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UK government plan to sell off half its forests faces stiff criticism

The UK’s Department for Environment, Food, and Rural Affairs (Defra) has announced plans to sell up to 150,000 hectares of its forest to the private sector—over half of its forests in England—touching off harsh criticism from environmentalists, including the UK’s Green Party.

“If this means vast swathes of valuable forest being sold to private developers, it will be an unforgivable act of environmental vandalism. Rather than asset-stripping our natural heritage, government should be preserving public access to it, and fostering its role in combating climate change and enhancing biodiversity,” Green MP Caroline Lucas said.

To combat criticism, Defra has stated that sustainable management systems would remain in place in auctioned lands, and any tree felling would have to be approved by the Forestry Commission.

“We are committed to shifting the balance of power from ‘Big Government’ to ‘Big Society’ by giving individuals, businesses, civil society organizations and local authorities a much bigger role in protecting and enhancing the natural environment,” a letter from Defra to British MPs reads.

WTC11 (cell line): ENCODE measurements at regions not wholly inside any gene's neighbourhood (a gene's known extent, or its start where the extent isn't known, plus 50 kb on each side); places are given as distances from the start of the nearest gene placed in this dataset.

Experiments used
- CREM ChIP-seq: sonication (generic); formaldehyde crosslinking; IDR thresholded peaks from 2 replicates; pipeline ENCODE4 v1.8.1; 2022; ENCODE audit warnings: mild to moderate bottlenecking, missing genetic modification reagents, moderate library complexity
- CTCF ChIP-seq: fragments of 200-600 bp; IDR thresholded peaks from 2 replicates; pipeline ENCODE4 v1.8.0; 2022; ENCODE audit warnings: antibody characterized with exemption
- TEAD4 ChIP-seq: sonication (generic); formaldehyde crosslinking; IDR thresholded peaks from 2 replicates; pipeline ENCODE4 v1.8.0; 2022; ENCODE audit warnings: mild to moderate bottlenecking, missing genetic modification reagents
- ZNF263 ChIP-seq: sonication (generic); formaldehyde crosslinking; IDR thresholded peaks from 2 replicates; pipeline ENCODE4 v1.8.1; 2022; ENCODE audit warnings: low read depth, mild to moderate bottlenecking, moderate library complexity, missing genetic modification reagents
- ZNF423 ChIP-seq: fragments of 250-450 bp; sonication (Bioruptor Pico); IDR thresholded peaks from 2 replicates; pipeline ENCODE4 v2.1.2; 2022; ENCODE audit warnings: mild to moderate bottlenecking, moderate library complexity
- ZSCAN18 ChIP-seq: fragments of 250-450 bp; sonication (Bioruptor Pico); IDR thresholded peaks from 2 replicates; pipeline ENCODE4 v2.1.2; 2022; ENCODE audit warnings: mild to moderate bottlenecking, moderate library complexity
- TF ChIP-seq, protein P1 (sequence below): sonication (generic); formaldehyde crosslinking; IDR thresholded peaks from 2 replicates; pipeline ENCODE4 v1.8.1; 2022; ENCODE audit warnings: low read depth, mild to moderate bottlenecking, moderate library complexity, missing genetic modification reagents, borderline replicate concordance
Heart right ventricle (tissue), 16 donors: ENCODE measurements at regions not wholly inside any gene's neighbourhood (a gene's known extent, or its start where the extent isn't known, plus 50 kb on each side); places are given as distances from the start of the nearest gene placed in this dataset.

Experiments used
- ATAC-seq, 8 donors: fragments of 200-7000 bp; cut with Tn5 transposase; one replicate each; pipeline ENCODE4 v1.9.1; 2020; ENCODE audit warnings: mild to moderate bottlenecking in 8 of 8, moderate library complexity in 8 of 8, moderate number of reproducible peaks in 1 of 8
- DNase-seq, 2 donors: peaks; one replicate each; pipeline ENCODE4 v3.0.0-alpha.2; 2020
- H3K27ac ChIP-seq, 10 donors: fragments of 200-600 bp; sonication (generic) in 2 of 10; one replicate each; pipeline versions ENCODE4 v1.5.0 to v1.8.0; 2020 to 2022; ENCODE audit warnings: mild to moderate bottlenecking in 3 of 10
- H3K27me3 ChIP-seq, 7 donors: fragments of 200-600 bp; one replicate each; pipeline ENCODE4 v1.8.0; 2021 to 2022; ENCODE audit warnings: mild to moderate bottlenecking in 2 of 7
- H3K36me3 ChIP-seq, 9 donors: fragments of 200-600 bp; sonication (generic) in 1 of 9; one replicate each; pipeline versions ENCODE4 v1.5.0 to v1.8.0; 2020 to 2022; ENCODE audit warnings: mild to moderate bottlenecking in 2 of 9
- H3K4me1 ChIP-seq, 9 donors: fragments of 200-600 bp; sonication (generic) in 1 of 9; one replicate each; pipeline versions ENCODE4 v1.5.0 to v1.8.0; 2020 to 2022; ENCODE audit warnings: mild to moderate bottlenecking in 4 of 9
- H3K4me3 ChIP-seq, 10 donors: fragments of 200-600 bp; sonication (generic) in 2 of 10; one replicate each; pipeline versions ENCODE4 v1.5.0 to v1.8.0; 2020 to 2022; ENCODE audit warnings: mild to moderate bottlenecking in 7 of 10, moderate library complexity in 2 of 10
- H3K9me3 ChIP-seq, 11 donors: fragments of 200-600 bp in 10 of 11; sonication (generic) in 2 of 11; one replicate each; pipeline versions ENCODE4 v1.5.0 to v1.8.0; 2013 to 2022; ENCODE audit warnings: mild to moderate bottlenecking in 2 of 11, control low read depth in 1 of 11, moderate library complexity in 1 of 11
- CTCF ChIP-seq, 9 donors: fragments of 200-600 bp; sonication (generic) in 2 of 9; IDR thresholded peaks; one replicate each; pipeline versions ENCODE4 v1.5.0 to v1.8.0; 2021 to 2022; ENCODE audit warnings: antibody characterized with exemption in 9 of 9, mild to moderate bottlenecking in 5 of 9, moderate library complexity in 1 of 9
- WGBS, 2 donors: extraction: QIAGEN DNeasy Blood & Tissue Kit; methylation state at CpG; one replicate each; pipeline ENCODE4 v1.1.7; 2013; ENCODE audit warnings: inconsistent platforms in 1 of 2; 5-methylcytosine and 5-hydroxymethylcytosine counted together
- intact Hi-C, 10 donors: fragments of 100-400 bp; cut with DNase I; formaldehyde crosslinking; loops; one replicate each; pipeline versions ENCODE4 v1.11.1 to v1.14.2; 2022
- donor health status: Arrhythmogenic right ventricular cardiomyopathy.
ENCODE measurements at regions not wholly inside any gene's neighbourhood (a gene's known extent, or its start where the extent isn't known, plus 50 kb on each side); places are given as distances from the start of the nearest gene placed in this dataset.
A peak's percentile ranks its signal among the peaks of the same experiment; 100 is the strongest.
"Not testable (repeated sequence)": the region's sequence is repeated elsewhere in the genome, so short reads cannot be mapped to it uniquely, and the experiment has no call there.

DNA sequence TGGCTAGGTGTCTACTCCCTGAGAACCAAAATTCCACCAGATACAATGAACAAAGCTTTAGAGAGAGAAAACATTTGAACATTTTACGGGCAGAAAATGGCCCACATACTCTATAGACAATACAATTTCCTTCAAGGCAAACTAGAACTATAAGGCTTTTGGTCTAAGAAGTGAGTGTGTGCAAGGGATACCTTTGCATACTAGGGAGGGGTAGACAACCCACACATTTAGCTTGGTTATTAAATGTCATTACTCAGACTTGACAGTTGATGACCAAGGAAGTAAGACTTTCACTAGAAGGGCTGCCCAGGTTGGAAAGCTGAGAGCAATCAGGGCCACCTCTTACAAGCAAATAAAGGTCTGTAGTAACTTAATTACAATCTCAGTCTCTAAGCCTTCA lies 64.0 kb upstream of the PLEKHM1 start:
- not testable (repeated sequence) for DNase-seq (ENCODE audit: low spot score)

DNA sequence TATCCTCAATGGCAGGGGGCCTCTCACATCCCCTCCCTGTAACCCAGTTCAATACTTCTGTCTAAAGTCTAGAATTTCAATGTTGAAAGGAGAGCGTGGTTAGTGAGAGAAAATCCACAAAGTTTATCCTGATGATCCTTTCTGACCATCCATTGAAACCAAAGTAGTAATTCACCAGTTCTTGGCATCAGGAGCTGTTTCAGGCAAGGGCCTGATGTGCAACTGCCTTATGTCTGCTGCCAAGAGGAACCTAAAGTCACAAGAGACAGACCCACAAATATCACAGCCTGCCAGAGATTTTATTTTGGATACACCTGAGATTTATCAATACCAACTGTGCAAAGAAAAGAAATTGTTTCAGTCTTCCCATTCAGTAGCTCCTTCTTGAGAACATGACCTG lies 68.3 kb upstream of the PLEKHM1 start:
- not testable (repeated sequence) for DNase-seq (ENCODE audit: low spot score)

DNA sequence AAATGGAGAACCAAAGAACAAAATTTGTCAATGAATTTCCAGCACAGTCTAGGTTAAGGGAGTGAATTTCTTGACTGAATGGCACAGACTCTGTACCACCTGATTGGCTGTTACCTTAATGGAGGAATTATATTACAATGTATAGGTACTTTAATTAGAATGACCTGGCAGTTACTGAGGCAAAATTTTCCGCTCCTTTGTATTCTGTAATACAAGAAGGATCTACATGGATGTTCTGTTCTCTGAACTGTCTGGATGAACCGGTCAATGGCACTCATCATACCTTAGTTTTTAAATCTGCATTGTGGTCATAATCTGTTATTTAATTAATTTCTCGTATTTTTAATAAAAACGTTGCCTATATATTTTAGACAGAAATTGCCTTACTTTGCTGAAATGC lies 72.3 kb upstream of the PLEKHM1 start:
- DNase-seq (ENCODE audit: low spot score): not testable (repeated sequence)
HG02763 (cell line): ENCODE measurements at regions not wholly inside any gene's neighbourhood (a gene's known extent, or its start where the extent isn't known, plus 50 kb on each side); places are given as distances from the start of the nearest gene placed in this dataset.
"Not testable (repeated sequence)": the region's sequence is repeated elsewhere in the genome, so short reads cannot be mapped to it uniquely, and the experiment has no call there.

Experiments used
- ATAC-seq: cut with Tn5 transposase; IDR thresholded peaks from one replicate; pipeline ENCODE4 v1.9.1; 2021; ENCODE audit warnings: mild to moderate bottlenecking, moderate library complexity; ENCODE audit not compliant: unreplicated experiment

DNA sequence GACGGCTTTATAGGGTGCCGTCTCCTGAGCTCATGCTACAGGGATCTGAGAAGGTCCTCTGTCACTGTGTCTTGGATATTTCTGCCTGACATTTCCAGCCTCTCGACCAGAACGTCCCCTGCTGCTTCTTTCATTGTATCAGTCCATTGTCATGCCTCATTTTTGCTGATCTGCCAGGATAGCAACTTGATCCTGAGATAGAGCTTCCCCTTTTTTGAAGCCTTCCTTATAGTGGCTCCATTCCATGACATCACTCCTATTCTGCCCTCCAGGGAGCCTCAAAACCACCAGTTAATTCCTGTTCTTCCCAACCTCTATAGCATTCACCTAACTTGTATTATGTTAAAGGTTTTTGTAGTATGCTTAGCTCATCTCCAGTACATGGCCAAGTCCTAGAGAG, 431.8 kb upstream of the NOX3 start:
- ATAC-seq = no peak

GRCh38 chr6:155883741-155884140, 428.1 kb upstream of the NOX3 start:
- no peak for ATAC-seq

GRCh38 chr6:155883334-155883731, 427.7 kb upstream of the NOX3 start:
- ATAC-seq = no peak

Yet environmental groups and many in the media remain unconvinced.

“All areas of woodland and countryside need careful management to maximize their benefits for wildlife and people, and until the Government is able to show how this will be achieved in private hands, we think they should remain in public ownership,” Friends of the Earth (FOE) said in a statement.

Rumors have mounted that if forests are sold all off to private interests, they could be razed for golf courses or housing developments.

The Woodland Trust warns that the sale could undercut the Forestry Commission’s ability to carry out its goals.

“If revenue from these sales does not find its way back into Forestry Commission income streams, which looks likely, it could seriously threaten the commission’s ability to support the future planting of new native woodland, which is a major priority for us and for government response to the climate change agenda, as well as into restoration of planted ancient woods.”

Currently approximately 12% of the UK is covered in trees. Forest cover has tripled over the past century, but remains well behind the European average.

The UK government’s announcement comes not long after they committed $160 million to persevering overseas forests for biodiversity.

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